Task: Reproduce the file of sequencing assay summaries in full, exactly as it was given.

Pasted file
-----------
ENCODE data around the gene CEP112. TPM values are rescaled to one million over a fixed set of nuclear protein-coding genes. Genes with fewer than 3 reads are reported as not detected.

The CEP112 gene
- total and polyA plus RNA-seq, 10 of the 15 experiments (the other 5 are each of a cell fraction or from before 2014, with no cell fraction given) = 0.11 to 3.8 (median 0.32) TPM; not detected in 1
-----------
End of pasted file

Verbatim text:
ENCODE data around the gene CEP112. TPM values are rescaled to one million over a fixed set of nuclear protein-coding genes. Genes with fewer than 3 reads are reported as not detected.

The CEP112 gene
- total and polyA plus RNA-seq, 10 of the 15 experiments (the other 5 are each of a cell fraction or from before 2014, with no cell fraction given) = 0.11 to 3.8 (median 0.32) TPM; not detected in 1